• Combines North Carolina’s current enforcement and grading system with the best science to protect the public’s health
  • Industry conformance with acceptable procedures and practices is more likely when regulatory officials “speak with one voice”
  • Stays current—updated every four years
  • Effectively ends the constant need to amend rules to catch up to the Food Code (piecemeal approach)
  • FDA will serve as a resource to assist with education, interpretation, and training

Food Code Adoption Plan

The plan is to adopt the 2009 Food Code by reference and incorporate additions and exceptions that are unique to North Carolina law. In addition, rulemaking to update the Code will only be necessary once every four years, which will contribute to improved program efficiency.

Adoption of the Food Code will immediately provide a safer food supply because of changes to final cooking temperatures for pathogen destruction, no bare hand contact of ready-to-eat food, cold holding temperatures phased in to 41ºF, and other science-based requirements. North Carolina’s enforcement, legal remedies, and rating system will be maintained and incorporated into the new administrative rules. The current posting of letter grades with numeric scores is not proposed to change. In addition, other items that are not covered in the Food Code (e.g., temporary food establishments, mobile food units) will be included in the new rules.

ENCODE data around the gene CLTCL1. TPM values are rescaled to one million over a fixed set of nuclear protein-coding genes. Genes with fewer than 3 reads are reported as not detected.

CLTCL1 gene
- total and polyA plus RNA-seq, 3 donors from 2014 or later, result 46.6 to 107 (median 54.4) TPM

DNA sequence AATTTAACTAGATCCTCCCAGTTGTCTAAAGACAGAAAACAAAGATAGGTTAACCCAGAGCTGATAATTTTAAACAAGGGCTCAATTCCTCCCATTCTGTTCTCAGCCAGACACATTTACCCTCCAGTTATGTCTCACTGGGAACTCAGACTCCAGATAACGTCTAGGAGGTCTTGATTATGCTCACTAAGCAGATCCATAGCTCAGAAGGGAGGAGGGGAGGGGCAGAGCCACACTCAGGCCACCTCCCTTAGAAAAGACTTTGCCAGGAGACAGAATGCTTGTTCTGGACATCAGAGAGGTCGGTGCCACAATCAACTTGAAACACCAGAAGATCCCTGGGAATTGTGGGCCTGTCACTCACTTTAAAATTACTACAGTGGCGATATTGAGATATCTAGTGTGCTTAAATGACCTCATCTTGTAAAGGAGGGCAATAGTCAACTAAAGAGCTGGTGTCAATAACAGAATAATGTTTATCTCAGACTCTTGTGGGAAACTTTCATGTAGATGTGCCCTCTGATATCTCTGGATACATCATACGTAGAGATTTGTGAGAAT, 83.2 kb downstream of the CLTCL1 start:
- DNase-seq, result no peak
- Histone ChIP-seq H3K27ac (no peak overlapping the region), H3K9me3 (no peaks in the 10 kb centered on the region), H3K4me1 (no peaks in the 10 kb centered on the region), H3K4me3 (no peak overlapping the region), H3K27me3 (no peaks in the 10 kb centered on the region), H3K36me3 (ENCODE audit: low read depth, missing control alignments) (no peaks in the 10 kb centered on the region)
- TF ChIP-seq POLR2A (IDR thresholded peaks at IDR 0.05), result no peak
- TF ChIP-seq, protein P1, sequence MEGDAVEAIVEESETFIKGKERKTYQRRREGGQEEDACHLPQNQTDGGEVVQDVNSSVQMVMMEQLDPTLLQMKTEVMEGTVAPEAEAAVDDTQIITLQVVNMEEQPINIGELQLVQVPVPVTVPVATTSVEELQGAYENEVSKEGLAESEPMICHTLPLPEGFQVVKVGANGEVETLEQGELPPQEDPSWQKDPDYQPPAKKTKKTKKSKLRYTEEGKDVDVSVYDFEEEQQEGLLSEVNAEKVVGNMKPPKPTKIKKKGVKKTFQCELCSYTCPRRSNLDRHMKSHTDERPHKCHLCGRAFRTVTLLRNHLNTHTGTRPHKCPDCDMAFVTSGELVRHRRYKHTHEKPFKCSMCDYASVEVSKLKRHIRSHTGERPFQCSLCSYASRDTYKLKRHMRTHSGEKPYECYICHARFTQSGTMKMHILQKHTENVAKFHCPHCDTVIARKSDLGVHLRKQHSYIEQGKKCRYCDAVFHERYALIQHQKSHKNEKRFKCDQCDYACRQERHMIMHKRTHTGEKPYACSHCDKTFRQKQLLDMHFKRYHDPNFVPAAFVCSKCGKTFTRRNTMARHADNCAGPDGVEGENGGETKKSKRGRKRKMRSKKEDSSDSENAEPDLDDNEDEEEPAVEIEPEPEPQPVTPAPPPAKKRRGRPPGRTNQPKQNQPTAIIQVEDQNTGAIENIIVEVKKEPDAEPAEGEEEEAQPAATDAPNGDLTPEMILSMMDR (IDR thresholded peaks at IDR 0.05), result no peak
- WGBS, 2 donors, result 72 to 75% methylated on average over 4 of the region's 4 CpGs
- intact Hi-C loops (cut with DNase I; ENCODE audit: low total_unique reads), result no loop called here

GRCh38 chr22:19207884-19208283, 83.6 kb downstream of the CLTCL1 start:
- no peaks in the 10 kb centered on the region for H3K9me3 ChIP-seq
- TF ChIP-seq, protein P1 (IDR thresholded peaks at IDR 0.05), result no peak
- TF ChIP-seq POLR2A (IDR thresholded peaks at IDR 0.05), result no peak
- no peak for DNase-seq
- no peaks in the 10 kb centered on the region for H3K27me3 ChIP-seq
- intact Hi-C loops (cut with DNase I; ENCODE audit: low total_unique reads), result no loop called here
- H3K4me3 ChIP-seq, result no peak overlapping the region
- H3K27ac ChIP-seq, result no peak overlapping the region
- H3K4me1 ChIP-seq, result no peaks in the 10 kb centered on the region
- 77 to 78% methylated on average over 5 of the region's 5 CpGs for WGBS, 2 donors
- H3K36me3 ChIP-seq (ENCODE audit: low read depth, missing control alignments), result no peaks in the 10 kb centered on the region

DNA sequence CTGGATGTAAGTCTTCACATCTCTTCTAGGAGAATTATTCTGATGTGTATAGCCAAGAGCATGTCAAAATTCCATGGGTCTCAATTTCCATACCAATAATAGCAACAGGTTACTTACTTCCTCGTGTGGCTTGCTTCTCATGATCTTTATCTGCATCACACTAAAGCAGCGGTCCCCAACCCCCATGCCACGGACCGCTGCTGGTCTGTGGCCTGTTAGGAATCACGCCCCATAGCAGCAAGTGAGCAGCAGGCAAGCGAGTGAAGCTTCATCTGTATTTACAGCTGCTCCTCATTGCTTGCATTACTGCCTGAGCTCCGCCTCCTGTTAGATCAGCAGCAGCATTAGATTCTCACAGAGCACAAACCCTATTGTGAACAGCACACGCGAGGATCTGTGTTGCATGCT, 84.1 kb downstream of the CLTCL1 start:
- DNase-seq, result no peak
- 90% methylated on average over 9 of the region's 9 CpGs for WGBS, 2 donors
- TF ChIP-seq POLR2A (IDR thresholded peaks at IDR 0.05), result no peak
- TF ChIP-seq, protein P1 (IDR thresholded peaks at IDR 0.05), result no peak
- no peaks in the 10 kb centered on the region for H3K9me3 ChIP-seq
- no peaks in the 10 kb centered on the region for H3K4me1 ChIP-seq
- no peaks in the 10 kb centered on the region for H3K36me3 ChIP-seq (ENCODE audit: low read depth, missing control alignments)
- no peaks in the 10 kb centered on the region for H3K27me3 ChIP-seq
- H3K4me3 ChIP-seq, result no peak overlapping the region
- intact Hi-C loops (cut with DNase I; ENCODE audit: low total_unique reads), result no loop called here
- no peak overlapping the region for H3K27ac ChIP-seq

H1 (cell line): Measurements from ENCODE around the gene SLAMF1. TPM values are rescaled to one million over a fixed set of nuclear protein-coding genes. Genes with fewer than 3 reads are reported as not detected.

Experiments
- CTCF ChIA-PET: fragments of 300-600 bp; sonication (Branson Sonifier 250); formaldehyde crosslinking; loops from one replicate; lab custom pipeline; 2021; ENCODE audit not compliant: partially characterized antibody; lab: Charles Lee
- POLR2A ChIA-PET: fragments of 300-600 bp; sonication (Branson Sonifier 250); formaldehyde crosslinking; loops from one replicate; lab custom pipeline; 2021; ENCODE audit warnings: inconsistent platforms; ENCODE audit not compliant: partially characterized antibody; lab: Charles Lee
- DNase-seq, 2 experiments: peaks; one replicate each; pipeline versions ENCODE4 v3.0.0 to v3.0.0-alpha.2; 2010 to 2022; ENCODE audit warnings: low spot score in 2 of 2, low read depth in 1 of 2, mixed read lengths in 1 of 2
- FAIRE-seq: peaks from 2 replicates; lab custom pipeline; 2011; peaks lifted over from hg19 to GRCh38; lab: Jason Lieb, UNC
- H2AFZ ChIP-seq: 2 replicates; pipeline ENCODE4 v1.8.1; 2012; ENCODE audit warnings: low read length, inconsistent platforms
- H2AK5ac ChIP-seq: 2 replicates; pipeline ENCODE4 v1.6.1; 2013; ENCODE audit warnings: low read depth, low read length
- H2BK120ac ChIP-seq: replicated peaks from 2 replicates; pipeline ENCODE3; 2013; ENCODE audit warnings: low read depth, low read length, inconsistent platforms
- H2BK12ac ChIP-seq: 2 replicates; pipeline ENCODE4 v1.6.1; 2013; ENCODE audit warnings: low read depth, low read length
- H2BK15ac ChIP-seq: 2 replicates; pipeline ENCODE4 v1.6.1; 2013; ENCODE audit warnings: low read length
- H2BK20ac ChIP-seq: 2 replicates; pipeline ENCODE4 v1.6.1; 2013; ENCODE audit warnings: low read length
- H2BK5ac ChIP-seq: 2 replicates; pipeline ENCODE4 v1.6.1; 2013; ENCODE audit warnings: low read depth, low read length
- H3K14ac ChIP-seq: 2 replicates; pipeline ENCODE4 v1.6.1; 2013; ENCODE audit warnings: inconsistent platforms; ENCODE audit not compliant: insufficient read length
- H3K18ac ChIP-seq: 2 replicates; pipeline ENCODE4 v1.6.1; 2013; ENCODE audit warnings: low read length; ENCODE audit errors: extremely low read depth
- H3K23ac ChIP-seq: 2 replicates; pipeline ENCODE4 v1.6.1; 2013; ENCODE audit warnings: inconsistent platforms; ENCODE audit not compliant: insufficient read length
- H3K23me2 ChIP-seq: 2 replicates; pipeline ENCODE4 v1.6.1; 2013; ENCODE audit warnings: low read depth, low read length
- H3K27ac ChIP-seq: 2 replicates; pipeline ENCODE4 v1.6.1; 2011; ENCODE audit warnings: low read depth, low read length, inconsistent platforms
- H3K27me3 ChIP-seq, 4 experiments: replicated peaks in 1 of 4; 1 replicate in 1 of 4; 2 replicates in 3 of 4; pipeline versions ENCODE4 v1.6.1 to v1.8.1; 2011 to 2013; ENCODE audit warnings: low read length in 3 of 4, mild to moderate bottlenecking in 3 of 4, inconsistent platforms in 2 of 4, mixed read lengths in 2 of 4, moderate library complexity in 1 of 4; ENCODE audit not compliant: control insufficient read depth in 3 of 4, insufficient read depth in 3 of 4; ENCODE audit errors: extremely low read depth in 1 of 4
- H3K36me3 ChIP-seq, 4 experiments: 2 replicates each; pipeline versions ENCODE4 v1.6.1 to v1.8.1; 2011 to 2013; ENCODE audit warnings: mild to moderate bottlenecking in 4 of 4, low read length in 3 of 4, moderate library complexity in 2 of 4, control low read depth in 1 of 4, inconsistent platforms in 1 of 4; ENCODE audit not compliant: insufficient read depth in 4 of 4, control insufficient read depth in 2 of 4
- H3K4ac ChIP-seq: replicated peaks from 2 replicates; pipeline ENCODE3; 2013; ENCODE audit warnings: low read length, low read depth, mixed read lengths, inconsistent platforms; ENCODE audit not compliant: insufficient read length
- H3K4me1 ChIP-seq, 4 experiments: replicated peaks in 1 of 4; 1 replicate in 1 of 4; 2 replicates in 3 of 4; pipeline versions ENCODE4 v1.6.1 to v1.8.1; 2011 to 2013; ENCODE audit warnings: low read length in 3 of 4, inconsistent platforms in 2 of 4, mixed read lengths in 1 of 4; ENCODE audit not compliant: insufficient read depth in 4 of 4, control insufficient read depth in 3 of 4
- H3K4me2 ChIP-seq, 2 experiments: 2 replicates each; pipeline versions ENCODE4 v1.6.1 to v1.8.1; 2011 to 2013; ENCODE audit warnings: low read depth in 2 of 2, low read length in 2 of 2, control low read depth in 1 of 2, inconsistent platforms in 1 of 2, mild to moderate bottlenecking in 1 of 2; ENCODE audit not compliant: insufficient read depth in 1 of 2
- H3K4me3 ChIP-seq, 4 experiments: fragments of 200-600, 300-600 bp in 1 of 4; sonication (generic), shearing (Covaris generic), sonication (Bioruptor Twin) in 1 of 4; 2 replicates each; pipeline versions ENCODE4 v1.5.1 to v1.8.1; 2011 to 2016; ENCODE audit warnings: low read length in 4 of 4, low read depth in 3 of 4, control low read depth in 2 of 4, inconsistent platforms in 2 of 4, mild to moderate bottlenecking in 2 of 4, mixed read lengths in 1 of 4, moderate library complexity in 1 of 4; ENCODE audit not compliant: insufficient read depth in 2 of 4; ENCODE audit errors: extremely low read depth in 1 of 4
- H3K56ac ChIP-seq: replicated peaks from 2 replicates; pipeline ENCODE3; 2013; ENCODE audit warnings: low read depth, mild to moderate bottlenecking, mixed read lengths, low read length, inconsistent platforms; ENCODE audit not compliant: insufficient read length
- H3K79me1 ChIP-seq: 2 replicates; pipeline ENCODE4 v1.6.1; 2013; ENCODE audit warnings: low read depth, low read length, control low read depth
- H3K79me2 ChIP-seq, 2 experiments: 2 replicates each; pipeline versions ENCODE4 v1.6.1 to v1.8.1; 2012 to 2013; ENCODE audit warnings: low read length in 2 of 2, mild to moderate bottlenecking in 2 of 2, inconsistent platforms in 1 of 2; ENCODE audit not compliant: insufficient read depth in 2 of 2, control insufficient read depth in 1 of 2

Transition Team